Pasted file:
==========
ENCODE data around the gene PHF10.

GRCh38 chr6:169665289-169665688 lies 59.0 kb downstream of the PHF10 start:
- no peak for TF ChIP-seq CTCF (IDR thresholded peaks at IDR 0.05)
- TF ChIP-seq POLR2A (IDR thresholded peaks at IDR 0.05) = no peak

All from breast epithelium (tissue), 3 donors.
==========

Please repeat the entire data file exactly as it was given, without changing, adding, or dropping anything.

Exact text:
ENCODE data around the gene PHF10.

GRCh38 chr6:169665289-169665688 lies 59.0 kb downstream of the PHF10 start:
- no peak for TF ChIP-seq CTCF (IDR thresholded peaks at IDR 0.05)
- TF ChIP-seq POLR2A (IDR thresholded peaks at IDR 0.05) = no peak

All from breast epithelium (tissue), 3 donors.